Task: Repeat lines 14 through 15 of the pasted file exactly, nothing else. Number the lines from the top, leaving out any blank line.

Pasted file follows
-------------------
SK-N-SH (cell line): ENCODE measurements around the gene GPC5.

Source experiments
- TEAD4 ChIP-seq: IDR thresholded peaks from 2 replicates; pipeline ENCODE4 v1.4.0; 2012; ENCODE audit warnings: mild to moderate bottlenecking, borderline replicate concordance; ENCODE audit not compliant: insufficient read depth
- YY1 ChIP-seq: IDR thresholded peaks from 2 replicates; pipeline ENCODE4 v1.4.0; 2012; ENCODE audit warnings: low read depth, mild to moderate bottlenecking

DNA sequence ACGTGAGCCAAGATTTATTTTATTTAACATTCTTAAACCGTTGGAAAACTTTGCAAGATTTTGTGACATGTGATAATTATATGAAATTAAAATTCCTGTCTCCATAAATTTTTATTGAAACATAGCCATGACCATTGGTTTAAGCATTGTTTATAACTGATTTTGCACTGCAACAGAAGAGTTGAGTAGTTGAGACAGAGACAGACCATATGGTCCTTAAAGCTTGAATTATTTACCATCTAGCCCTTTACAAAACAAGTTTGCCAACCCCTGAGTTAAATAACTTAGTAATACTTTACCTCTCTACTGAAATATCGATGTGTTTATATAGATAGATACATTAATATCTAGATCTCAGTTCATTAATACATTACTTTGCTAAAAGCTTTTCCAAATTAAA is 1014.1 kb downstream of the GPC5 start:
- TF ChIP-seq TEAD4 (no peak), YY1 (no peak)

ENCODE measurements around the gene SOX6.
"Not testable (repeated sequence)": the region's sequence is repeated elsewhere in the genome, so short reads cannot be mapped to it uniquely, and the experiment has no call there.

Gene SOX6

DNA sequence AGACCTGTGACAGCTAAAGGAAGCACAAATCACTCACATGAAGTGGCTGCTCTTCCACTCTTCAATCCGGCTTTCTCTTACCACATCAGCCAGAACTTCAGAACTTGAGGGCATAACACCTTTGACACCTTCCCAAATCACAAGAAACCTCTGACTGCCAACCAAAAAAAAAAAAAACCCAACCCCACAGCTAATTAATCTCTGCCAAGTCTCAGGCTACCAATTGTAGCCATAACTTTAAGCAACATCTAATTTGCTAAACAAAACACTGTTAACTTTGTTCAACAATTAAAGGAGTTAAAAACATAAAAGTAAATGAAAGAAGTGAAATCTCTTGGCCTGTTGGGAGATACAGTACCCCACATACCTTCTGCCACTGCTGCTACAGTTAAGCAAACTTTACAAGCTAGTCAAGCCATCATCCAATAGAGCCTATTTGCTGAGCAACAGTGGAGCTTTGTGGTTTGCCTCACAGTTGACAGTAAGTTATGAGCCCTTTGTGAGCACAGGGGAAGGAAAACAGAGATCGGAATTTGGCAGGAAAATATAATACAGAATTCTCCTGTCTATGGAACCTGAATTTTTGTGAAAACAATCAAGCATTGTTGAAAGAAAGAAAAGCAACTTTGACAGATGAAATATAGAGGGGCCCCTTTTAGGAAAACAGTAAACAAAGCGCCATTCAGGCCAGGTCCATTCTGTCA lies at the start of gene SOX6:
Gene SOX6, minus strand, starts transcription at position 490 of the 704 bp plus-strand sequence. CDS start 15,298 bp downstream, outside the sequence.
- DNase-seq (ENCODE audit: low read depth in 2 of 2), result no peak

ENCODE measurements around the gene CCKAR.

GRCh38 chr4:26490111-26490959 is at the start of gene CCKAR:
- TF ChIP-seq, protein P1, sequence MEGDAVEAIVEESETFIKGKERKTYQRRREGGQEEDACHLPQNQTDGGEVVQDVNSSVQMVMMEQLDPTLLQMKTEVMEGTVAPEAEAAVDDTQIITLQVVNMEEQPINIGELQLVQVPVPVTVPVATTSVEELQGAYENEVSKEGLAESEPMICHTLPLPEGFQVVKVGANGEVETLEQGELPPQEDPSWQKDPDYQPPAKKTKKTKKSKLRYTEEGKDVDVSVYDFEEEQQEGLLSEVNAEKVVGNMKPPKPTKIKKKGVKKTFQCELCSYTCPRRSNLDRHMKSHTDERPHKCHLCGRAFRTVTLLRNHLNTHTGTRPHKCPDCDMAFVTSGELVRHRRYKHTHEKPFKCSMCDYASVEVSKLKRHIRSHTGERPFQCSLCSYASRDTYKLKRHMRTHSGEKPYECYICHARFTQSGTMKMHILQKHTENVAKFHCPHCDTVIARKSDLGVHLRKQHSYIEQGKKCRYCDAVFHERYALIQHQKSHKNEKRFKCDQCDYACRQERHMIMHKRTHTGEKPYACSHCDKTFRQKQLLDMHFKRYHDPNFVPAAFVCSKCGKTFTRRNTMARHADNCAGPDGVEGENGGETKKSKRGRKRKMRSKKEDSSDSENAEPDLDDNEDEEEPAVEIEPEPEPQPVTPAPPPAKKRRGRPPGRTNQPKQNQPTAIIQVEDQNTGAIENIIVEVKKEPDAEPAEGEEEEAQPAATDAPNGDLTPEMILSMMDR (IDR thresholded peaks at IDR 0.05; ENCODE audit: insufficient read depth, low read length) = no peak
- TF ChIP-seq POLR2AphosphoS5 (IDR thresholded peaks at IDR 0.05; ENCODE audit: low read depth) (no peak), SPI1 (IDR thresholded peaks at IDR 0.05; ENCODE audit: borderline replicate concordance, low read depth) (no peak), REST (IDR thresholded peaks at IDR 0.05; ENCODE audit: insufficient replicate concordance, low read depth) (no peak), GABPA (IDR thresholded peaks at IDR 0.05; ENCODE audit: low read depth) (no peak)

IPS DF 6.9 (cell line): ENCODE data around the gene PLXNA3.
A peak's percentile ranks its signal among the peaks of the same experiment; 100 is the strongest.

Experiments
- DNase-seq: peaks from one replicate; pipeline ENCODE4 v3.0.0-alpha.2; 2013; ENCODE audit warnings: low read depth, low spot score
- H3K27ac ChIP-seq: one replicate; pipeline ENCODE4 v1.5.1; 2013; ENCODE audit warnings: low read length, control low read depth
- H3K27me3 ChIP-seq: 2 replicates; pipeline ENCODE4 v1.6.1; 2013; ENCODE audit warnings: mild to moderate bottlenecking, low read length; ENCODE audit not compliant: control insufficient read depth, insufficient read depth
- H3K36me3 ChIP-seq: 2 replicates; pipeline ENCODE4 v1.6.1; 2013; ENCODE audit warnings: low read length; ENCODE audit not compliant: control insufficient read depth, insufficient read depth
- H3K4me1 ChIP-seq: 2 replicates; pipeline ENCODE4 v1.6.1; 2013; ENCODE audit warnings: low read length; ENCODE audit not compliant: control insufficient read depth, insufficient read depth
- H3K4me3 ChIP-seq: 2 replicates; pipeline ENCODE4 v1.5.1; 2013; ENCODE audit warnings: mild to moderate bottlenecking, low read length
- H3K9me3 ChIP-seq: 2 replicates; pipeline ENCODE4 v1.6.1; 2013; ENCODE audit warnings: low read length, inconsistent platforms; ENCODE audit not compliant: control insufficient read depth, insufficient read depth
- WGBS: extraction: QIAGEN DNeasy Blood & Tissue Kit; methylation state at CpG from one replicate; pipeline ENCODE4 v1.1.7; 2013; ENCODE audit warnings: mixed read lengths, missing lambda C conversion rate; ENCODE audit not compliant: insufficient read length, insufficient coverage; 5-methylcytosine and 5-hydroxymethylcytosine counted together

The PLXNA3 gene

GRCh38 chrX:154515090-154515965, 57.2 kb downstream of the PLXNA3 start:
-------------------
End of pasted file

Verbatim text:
GRCh38 chr4:26490111-26490959 is at the start of gene CCKAR:
- TF ChIP-seq, protein P1, sequence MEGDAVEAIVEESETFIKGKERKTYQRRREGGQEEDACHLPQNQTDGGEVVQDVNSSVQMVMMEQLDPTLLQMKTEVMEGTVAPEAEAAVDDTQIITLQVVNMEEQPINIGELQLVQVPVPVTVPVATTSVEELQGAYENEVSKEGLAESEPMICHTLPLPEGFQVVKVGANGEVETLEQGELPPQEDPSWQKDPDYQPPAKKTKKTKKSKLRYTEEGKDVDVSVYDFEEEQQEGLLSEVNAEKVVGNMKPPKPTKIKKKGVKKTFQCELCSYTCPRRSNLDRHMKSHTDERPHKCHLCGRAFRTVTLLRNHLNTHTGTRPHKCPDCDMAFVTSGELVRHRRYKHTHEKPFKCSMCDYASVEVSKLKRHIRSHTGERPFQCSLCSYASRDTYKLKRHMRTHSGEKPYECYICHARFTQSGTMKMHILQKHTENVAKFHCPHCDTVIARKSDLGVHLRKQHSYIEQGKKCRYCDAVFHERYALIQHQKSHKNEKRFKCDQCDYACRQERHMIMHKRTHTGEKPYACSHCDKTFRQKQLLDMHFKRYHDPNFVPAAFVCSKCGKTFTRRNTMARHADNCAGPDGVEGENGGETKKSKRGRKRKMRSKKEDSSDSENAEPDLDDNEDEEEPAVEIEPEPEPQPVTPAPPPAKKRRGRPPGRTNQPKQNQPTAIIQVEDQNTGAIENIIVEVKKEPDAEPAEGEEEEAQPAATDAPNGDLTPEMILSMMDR (IDR thresholded peaks at IDR 0.05; ENCODE audit: insufficient read depth, low read length) = no peak